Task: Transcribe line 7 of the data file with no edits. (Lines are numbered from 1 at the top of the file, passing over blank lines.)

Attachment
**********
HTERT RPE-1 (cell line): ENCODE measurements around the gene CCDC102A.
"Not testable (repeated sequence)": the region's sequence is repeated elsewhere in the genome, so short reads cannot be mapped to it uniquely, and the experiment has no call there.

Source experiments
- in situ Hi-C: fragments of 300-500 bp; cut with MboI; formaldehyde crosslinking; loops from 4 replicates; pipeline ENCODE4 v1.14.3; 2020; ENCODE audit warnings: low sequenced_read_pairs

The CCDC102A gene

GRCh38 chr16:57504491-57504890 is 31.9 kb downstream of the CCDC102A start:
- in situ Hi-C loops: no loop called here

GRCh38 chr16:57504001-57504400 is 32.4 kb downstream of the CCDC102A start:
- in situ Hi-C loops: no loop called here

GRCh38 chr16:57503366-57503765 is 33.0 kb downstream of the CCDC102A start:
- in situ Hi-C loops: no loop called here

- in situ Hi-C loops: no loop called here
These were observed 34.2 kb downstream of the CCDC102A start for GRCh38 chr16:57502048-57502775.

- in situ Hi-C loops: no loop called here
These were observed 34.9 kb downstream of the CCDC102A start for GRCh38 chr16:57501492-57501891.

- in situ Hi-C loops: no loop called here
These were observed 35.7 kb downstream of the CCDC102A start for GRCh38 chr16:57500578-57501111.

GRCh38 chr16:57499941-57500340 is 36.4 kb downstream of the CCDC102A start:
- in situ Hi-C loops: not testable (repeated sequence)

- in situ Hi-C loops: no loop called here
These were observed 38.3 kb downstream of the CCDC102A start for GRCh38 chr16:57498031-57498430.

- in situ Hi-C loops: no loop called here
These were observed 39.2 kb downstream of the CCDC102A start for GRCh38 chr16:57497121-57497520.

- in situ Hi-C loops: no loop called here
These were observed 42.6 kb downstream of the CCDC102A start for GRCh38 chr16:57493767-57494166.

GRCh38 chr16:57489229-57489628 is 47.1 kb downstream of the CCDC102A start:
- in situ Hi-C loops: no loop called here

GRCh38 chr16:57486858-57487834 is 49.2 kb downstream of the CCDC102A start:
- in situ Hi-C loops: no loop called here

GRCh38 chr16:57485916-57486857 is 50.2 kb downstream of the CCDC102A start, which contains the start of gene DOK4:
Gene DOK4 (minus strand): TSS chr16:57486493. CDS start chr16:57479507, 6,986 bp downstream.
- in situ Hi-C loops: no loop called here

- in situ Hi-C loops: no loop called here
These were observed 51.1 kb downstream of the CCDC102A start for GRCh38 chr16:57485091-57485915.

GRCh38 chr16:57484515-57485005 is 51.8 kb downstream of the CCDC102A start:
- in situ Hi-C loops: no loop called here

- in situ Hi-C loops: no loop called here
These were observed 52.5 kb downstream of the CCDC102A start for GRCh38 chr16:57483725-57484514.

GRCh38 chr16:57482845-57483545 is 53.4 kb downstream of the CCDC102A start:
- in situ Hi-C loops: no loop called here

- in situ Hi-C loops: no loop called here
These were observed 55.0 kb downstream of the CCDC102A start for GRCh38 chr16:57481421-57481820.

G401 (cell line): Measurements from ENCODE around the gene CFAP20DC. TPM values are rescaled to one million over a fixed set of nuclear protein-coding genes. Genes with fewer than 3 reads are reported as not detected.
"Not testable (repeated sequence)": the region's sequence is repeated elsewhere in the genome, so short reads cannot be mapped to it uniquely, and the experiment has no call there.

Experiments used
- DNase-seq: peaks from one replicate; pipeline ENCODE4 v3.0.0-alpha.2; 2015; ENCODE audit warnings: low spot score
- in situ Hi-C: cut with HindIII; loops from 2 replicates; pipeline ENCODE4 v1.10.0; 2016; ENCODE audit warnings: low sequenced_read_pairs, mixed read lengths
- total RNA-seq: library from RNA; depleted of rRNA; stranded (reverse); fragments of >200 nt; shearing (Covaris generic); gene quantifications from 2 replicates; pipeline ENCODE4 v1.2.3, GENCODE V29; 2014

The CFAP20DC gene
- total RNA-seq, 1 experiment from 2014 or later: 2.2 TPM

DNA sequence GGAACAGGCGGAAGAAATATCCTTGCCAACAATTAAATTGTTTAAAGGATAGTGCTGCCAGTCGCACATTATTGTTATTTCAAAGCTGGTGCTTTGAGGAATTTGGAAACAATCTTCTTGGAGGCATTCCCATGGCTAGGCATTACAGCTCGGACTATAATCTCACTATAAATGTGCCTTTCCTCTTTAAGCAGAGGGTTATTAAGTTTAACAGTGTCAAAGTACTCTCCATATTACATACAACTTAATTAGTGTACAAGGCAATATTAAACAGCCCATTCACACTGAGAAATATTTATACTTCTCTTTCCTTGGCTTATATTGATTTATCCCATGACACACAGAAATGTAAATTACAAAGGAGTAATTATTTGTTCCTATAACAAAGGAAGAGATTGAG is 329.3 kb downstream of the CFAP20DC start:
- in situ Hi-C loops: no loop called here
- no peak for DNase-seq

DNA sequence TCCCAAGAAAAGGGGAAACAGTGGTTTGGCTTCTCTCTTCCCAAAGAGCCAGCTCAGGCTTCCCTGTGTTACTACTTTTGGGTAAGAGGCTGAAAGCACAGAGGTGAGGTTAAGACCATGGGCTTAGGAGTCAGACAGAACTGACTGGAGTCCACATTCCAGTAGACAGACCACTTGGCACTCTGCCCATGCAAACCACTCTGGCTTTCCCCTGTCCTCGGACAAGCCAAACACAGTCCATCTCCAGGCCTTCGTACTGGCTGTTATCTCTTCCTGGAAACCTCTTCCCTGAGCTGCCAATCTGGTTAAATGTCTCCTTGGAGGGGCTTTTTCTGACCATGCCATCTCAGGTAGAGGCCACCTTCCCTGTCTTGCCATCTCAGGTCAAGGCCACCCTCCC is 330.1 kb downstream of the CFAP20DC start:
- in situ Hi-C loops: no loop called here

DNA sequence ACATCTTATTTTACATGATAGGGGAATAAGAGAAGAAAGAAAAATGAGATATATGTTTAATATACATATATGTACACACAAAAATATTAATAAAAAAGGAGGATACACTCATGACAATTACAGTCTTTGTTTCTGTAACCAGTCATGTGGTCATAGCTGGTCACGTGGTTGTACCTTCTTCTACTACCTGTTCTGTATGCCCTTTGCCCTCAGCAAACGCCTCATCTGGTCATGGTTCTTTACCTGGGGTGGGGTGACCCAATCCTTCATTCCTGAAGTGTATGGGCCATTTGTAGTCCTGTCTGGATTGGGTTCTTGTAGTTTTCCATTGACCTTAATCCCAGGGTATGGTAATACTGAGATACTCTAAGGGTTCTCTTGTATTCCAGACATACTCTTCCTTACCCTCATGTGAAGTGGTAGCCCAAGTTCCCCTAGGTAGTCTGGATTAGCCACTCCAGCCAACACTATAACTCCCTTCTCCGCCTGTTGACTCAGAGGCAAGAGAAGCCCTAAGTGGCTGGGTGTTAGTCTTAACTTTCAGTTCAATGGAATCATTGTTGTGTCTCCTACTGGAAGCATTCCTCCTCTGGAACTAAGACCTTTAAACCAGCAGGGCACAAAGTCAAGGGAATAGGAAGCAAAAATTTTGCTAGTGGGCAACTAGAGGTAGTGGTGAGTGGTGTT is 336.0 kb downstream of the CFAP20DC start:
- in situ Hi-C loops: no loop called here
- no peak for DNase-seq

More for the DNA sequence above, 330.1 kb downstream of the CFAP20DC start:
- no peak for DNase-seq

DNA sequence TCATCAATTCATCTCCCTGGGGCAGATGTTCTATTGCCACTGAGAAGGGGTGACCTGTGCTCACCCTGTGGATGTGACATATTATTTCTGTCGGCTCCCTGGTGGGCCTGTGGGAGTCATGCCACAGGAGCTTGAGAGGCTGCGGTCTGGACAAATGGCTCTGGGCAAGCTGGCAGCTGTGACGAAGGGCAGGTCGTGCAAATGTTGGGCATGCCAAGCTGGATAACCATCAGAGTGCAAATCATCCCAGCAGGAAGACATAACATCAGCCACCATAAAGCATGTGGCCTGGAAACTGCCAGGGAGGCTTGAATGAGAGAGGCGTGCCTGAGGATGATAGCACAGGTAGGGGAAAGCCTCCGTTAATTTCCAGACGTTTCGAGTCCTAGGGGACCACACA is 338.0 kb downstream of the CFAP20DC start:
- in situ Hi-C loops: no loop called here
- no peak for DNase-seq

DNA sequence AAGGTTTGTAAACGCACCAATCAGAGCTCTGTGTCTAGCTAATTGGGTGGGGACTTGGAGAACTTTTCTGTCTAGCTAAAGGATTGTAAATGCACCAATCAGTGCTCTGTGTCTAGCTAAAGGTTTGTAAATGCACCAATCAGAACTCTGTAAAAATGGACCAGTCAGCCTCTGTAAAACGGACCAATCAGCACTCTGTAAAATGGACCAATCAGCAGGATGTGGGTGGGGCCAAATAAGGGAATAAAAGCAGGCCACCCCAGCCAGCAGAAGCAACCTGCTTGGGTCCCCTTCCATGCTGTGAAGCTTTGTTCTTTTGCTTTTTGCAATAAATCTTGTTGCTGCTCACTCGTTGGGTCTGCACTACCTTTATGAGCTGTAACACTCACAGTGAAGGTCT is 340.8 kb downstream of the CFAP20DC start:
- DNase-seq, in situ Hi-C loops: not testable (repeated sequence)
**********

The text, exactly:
- in situ Hi-C loops: no loop called here